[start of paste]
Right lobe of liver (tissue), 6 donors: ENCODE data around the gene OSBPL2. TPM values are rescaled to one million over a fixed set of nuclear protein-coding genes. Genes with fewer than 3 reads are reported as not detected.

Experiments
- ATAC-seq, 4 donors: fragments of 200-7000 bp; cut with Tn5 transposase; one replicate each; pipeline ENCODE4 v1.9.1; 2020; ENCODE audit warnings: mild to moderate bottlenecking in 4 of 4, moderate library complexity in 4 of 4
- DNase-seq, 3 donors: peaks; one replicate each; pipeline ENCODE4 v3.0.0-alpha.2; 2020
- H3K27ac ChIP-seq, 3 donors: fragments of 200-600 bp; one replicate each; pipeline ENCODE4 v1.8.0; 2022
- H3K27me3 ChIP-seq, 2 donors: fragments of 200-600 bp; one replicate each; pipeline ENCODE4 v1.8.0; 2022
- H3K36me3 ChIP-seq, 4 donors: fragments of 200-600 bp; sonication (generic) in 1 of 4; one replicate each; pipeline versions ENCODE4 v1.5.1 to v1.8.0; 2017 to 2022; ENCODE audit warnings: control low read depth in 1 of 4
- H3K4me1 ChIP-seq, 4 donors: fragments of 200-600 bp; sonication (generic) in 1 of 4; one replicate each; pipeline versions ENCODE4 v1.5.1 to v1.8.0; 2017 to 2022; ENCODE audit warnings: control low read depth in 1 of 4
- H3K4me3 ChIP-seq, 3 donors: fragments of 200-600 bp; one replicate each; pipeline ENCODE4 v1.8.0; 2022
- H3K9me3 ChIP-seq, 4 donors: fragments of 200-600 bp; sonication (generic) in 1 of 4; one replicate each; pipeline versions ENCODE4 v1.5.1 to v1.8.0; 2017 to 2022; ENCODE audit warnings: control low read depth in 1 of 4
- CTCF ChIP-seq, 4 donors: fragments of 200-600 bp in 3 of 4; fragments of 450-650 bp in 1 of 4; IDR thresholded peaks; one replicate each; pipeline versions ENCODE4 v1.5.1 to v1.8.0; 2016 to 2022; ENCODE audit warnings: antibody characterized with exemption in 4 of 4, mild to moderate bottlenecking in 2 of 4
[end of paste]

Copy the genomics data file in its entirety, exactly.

Right lobe of liver (tissue), 6 donors: ENCODE data around the gene OSBPL2. TPM values are rescaled to one million over a fixed set of nuclear protein-coding genes. Genes with fewer than 3 reads are reported as not detected.

Experiments
- ATAC-seq, 4 donors: fragments of 200-7000 bp; cut with Tn5 transposase; one replicate each; pipeline ENCODE4 v1.9.1; 2020; ENCODE audit warnings: mild to moderate bottlenecking in 4 of 4, moderate library complexity in 4 of 4
- DNase-seq, 3 donors: peaks; one replicate each; pipeline ENCODE4 v3.0.0-alpha.2; 2020
- H3K27ac ChIP-seq, 3 donors: fragments of 200-600 bp; one replicate each; pipeline ENCODE4 v1.8.0; 2022
- H3K27me3 ChIP-seq, 2 donors: fragments of 200-600 bp; one replicate each; pipeline ENCODE4 v1.8.0; 2022
- H3K36me3 ChIP-seq, 4 donors: fragments of 200-600 bp; sonication (generic) in 1 of 4; one replicate each; pipeline versions ENCODE4 v1.5.1 to v1.8.0; 2017 to 2022; ENCODE audit warnings: control low read depth in 1 of 4
- H3K4me1 ChIP-seq, 4 donors: fragments of 200-600 bp; sonication (generic) in 1 of 4; one replicate each; pipeline versions ENCODE4 v1.5.1 to v1.8.0; 2017 to 2022; ENCODE audit warnings: control low read depth in 1 of 4
- H3K4me3 ChIP-seq, 3 donors: fragments of 200-600 bp; one replicate each; pipeline ENCODE4 v1.8.0; 2022
- H3K9me3 ChIP-seq, 4 donors: fragments of 200-600 bp; sonication (generic) in 1 of 4; one replicate each; pipeline versions ENCODE4 v1.5.1 to v1.8.0; 2017 to 2022; ENCODE audit warnings: control low read depth in 1 of 4
- CTCF ChIP-seq, 4 donors: fragments of 200-600 bp in 3 of 4; fragments of 450-650 bp in 1 of 4; IDR thresholded peaks; one replicate each; pipeline versions ENCODE4 v1.5.1 to v1.8.0; 2016 to 2022; ENCODE audit warnings: antibody characterized with exemption in 4 of 4, mild to moderate bottlenecking in 2 of 4